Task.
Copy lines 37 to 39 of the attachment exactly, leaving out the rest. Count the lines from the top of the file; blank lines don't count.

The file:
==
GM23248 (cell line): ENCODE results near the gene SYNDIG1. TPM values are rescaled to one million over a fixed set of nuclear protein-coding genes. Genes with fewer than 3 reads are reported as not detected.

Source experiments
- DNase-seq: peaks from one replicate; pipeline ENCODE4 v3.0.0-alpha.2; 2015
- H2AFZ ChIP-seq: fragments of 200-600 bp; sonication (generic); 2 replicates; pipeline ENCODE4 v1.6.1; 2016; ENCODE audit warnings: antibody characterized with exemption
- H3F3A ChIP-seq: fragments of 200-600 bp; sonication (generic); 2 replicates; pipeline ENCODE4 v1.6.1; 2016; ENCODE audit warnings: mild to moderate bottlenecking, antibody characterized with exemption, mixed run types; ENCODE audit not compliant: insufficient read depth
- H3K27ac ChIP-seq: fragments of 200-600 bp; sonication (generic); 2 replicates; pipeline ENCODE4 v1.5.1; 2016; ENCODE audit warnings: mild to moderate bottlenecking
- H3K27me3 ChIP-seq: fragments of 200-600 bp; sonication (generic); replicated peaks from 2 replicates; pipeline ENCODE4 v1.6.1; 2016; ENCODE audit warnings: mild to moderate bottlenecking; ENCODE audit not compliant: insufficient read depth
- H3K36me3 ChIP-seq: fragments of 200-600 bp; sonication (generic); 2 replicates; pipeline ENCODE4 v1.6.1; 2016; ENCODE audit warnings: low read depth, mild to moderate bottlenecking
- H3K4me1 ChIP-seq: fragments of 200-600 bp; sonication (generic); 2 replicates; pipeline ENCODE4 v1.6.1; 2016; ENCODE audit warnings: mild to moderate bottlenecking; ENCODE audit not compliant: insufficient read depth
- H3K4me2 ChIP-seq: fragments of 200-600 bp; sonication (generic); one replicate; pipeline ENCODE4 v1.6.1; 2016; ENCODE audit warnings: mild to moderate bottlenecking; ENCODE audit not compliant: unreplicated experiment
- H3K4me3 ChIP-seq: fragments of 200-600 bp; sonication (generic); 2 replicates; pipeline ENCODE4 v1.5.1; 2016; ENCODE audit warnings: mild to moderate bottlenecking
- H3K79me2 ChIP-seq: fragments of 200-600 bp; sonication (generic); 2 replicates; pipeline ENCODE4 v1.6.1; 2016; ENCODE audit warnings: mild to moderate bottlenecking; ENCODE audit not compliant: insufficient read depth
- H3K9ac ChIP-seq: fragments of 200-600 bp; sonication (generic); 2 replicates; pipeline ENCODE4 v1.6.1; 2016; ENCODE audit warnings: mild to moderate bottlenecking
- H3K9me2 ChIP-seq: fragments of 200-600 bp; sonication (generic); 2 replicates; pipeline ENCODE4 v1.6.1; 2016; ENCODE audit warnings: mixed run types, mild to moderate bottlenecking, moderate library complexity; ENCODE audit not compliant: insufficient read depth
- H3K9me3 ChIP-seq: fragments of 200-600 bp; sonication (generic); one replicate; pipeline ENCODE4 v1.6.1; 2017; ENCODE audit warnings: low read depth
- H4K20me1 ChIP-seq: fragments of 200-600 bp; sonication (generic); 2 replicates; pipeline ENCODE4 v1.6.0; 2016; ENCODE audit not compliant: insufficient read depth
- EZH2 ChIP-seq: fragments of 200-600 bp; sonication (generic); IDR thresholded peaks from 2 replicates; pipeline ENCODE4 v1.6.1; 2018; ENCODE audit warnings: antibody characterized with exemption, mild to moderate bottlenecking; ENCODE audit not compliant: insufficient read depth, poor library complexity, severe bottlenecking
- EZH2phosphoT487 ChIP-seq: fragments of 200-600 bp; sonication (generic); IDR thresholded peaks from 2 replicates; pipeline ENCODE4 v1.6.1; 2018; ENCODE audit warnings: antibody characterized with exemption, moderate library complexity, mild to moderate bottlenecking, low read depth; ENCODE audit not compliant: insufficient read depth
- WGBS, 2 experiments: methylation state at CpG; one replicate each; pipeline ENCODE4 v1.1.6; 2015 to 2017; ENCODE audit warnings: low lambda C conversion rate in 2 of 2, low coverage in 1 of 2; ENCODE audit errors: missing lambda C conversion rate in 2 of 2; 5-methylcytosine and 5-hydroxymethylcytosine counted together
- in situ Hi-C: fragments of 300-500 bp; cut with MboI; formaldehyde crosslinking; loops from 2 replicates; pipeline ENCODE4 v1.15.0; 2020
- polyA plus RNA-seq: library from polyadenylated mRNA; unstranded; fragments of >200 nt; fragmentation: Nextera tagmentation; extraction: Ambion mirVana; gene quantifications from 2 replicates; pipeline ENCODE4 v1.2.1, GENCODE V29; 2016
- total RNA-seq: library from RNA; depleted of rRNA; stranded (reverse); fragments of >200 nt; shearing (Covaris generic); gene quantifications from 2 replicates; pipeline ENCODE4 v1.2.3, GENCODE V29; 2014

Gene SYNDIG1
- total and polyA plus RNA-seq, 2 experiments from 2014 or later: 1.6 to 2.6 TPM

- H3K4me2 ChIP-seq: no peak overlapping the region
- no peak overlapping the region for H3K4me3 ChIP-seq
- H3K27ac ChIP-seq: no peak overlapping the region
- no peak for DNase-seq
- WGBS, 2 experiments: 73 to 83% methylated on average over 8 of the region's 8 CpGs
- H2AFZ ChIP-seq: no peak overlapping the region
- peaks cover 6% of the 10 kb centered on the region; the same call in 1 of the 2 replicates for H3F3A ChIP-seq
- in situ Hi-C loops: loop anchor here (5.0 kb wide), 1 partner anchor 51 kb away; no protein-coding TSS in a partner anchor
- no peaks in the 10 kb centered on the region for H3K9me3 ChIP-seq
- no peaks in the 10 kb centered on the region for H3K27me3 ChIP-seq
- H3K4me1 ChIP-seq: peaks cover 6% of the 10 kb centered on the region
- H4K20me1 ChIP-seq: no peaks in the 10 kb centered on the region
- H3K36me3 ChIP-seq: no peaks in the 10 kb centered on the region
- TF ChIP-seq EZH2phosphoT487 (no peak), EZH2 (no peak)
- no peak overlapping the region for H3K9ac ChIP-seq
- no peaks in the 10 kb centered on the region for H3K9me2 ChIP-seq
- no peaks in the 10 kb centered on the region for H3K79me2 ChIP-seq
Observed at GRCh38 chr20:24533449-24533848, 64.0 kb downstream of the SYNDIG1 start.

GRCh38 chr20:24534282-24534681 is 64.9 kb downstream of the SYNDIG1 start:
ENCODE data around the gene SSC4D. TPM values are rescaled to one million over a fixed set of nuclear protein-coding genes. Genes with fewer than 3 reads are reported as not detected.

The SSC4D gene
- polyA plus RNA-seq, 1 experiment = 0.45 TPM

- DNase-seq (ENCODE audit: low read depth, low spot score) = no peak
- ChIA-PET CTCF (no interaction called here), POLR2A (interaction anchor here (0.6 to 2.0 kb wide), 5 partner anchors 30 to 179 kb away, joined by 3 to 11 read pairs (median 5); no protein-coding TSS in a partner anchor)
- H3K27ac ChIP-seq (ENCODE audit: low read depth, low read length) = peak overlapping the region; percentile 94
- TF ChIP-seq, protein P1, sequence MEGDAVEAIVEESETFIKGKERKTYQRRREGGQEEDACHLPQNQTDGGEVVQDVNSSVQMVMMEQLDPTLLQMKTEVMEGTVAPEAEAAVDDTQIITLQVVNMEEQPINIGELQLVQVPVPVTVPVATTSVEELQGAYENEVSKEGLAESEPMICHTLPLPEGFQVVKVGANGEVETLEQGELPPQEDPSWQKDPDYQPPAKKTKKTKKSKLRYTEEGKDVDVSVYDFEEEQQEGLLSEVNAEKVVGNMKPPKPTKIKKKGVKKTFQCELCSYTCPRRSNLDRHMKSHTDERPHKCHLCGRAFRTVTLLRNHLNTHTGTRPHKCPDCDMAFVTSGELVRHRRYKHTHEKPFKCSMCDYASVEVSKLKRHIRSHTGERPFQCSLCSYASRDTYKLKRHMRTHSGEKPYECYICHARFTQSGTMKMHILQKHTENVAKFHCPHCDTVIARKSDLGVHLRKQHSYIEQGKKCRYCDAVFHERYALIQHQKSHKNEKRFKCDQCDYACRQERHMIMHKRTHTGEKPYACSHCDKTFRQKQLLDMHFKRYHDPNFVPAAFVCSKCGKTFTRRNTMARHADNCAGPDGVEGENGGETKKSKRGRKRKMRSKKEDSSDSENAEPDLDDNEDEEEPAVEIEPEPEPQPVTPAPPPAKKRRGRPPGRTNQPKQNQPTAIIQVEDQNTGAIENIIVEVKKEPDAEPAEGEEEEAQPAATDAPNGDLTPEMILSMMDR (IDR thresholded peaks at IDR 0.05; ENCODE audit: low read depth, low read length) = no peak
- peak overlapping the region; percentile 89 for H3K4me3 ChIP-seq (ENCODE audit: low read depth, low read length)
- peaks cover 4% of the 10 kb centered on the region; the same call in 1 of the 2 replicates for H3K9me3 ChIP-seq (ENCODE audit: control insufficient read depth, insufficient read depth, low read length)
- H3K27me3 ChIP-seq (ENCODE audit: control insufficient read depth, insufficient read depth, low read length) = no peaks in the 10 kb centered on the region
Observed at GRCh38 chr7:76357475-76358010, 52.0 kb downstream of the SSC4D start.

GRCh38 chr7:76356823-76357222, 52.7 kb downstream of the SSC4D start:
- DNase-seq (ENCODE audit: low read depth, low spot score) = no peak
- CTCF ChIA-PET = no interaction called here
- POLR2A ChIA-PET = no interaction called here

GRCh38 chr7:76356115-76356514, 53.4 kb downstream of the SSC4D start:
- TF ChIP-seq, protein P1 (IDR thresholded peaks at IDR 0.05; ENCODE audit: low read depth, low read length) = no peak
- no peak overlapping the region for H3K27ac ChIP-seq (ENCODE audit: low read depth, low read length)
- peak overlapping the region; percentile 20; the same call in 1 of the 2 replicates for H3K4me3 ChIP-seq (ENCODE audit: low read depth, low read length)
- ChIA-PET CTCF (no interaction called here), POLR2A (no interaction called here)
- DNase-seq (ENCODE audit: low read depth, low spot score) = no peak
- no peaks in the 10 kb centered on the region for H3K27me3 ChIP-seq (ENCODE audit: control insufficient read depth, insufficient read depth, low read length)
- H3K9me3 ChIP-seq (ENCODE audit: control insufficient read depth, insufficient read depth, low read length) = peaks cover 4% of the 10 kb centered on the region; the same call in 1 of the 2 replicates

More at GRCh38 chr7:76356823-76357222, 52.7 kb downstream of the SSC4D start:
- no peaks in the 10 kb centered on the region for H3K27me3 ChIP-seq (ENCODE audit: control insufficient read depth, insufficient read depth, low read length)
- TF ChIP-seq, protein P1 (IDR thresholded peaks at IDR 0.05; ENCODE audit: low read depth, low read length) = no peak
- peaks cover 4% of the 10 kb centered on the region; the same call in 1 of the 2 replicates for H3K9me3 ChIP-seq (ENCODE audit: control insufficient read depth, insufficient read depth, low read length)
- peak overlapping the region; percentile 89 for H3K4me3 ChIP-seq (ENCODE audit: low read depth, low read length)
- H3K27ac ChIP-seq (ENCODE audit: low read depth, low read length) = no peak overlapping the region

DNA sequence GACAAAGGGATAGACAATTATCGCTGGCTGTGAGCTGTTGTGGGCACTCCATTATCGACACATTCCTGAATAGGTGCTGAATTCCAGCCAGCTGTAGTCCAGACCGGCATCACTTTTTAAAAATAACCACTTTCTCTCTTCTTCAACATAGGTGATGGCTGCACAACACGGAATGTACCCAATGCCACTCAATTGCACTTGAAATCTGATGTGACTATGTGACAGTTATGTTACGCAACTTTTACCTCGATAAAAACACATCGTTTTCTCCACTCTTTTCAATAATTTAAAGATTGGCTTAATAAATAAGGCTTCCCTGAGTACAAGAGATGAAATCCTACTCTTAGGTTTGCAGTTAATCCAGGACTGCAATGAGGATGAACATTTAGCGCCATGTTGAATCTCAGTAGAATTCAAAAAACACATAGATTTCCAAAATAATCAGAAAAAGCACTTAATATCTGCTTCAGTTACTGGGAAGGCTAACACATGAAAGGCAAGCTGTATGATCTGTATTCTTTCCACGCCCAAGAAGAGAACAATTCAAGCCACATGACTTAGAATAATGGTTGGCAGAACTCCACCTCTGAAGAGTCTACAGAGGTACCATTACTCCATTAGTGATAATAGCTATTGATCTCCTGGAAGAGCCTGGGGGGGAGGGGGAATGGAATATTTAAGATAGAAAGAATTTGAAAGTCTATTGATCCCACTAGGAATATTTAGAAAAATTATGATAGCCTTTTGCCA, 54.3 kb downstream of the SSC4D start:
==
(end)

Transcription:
- H3K36me3 ChIP-seq: no peaks in the 10 kb centered on the region
- TF ChIP-seq EZH2phosphoT487 (no peak), EZH2 (no peak)
- no peak overlapping the region for H3K9ac ChIP-seq